Return of the Jedi starts off strong. It has one of the best visual gags out of the entire game and presents a unique twist on breaking into Jabba’s Palace. Then escaping Jabba turns into a fairly boilerplate action sequence that suffers from large empty spaces with the only major feature being two back-to-back, super easy boss fights. Then you just briefly revisit sandbox levels from before until arriving on Endor.

And then, everything goes downhill. The Endor speeder bike sequence literally is just flying forward and shooting the same enemy multiple times in a row. There’s no strategy to it, no unique collectibles or puzzles you have to solve over multiple rotations like in LEGO Star Wars II: The Original Trilogy. It’s so bland, which describes much of what follows.

I know I keep comparing the two, but LEGO The Force Awakens abridges the entirety of Endor, from the battle kicking off to the final duel between Luke and Palpatine, as a single cohesive experience. That’s not what you get here. It feels like you’re playing the table scraps of a movie that TT Games is tired of retelling.

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Even piloting an AT-ST feels like a perfunctory inclusion, the game practically sighing like an exhausting tour guide. The exclusion of any vehicle sequence besides the AT-ST is also particularly glaring given the space portion of the Battle of Endor is a fan favorite.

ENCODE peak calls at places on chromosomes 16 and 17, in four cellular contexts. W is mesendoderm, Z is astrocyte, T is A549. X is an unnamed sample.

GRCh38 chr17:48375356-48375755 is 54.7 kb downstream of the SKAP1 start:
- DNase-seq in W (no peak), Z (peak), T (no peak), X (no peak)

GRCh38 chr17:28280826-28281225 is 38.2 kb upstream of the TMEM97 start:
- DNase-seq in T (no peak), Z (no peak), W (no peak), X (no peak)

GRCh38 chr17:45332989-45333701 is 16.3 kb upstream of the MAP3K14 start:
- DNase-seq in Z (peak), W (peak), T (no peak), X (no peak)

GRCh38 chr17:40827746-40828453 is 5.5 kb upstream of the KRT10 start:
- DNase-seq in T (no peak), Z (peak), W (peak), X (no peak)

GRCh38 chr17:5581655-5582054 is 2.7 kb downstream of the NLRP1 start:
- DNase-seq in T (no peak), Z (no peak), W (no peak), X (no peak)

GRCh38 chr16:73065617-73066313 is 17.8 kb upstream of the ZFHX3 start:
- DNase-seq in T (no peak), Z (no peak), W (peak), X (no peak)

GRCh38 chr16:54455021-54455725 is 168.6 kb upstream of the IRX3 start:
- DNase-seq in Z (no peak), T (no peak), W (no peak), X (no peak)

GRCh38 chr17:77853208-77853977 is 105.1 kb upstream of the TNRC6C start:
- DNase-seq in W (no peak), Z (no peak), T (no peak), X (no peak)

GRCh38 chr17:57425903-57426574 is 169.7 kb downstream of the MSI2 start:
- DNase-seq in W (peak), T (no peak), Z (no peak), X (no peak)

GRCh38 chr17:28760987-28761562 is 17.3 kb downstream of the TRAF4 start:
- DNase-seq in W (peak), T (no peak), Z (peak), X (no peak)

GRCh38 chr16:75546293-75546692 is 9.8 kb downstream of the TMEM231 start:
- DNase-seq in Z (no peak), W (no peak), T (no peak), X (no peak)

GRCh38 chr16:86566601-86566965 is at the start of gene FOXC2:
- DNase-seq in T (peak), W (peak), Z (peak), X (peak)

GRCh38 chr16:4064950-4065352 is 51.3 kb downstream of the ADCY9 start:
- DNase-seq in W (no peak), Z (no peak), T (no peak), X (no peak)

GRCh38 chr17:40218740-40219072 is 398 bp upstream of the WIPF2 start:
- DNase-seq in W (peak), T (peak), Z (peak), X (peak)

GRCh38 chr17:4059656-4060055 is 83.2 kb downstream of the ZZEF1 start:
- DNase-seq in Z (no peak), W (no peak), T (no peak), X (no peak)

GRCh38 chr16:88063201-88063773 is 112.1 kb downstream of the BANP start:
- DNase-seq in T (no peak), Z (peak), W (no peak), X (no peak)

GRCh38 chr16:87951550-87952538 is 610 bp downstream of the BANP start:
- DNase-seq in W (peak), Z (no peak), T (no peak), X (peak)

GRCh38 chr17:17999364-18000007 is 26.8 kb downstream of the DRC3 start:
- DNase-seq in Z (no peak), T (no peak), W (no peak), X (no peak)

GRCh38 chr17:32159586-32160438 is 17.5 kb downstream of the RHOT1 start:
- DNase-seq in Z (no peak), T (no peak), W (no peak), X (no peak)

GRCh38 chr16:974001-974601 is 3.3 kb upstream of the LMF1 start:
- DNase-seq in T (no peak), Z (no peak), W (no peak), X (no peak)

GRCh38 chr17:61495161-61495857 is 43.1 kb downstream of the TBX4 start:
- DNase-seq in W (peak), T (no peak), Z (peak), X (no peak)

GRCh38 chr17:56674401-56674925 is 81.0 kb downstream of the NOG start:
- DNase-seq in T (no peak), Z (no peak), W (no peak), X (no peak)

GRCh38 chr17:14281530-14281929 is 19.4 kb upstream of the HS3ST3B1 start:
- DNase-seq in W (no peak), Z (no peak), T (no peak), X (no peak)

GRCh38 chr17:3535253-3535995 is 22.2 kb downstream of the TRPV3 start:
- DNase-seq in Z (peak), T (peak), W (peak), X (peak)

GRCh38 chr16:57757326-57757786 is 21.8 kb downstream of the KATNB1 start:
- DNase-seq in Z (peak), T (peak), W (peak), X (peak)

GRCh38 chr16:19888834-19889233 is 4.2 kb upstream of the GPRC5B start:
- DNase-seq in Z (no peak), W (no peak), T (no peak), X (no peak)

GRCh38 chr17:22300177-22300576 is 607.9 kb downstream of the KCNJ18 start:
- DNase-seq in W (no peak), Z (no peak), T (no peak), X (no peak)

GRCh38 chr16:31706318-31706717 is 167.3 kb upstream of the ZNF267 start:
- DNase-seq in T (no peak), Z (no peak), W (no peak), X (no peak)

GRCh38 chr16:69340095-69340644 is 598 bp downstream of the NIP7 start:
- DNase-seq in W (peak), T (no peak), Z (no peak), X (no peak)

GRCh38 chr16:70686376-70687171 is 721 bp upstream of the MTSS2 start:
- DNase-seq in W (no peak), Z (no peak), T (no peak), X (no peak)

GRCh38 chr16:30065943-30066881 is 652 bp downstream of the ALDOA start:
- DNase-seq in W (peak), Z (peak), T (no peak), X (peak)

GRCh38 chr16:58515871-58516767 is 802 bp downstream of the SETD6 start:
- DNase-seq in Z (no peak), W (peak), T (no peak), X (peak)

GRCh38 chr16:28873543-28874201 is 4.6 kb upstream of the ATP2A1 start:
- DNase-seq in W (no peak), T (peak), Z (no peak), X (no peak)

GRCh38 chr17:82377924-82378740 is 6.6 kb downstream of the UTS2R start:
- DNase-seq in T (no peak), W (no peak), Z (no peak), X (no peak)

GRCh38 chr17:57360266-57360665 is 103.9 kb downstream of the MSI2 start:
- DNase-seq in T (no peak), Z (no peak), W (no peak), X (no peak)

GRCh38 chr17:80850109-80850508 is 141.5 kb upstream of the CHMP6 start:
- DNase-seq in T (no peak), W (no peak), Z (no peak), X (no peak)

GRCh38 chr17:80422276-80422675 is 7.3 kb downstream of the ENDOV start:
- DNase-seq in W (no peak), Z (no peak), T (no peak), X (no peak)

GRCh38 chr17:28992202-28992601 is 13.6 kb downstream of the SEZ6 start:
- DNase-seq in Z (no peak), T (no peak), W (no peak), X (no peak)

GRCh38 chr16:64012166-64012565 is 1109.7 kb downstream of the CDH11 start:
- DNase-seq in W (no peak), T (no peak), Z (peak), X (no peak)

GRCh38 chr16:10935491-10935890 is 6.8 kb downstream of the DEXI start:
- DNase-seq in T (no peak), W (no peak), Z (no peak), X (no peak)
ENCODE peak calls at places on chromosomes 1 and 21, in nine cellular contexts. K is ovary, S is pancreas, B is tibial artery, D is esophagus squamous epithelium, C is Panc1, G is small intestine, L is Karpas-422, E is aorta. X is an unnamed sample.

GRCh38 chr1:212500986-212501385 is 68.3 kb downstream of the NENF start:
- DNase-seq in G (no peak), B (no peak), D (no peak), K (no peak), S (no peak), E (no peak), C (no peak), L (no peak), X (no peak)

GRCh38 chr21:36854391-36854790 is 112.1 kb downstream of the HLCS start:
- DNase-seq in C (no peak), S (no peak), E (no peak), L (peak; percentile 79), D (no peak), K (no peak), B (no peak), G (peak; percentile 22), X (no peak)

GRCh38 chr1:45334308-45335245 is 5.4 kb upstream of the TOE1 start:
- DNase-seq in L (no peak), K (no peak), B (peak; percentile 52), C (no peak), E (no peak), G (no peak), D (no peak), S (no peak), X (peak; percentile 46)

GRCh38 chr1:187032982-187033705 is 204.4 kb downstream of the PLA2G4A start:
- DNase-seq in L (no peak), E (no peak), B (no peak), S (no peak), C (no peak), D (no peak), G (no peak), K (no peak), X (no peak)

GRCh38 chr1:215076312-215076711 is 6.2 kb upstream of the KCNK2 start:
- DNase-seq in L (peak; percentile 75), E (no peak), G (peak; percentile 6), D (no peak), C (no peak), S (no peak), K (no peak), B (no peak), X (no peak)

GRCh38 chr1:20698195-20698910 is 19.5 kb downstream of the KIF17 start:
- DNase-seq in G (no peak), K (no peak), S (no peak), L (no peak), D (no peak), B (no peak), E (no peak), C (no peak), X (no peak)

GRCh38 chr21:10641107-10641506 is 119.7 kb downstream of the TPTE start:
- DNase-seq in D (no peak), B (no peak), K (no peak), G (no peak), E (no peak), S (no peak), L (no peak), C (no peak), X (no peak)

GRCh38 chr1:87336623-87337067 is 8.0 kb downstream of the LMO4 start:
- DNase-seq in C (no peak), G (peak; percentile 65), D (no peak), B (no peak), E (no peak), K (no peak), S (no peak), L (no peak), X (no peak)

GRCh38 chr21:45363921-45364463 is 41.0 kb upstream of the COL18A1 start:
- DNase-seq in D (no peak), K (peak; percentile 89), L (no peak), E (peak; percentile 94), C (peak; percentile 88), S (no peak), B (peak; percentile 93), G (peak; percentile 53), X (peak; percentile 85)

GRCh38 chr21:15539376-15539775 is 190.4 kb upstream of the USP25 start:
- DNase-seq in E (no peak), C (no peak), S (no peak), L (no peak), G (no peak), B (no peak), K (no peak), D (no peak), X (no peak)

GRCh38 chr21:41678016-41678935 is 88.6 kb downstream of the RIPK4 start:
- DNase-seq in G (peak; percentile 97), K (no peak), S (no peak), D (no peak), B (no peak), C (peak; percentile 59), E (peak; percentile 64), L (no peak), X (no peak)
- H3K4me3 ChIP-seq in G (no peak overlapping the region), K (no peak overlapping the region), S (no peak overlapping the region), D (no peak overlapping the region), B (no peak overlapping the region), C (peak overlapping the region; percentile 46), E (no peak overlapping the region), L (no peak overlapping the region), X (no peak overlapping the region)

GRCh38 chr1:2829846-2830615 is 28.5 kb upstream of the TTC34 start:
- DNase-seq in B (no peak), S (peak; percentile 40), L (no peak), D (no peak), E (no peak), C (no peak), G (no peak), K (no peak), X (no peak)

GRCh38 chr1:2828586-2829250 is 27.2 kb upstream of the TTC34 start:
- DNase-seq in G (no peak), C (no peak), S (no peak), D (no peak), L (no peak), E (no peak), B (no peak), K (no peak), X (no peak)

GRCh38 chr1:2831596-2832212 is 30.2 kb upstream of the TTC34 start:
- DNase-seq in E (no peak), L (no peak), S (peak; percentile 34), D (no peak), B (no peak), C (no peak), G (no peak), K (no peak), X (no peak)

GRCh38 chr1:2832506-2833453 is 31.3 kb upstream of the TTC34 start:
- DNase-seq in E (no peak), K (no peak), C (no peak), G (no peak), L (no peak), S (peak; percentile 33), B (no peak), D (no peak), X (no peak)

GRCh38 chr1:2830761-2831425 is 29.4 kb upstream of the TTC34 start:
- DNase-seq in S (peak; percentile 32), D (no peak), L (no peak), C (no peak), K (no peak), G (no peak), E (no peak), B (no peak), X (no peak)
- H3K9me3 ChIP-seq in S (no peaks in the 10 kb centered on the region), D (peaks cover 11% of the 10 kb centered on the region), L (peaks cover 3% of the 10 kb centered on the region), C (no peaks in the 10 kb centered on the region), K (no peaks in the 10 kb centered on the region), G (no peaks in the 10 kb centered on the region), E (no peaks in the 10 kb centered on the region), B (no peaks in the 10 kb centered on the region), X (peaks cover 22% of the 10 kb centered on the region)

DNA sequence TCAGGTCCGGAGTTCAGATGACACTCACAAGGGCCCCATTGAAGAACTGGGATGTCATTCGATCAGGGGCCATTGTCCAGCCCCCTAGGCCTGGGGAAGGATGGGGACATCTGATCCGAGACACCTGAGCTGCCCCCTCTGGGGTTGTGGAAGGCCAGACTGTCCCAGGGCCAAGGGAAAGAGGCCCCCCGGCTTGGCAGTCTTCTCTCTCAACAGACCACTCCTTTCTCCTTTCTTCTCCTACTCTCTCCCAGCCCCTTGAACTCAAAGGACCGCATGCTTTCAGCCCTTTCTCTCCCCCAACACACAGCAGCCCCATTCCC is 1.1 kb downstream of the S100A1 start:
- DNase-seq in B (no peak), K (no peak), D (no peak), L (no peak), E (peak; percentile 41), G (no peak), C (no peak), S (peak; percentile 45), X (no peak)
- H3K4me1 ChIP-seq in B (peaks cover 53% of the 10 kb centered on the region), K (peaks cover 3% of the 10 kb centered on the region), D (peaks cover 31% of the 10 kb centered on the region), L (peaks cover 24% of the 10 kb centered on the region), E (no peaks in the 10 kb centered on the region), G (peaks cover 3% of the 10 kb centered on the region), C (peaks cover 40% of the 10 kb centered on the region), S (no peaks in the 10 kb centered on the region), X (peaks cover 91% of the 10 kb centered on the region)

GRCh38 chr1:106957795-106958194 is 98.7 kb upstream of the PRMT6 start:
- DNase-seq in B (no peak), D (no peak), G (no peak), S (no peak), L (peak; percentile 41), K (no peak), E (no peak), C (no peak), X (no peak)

A Pale Reflection – The Last Jedi

LEGO Star Wars Skywalker Saga Ahch'To - Rey trying to look impressive

Obviously, The Last Jedi is a divisive entry in the Skywalker Saga for the fanbase. On one hand, it’s a bold step forward for the franchise, asking headier questions normally heard in spin-offs like Knights of the Old Republic II: The Sith Lords. On the other, it’s oddly paced and can be incredibly preachy about those philosophical ponderings rather than letting you just think.

Or you could play the LEGO Star Wars version and just ignore all that, keeping the awkward pacing but stripping out almost all of the meaning. Whether it’s a misguided attempt to line The Last Jedi up to be more tonally aligned with The Rise of Skywalker is up for debate. What’s undeniable is how oddly out of focus every level is. There’s an entire dedicated level to Rose and Finn breaking out of prison, but next to nothing for the Battle of Crait.

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The only level that comes close to capturing the energy of the film is the opening space battle above D’Qar. For one brief moment, you have some great space action and are reliving a setpiece from the film as it played out on the big screen. Then it’s over, and you’re left with several peculiar scenarios that try to inject humor at odd moments and play things straight when it makes less sense to.

At least the gameplay itself is fine, which is what puts The Last Jedi’s campaign over its sequel trilogy peers. You’re never quite bored, yet fans of the film will be underwhelmed by the changes made.

Impatience Doesn’t Befit a Jedi – The Phantom Menace

LEGO Star Wars The Phantom Menace - Qui-gon looking bored aboard a ship in front of a strategy board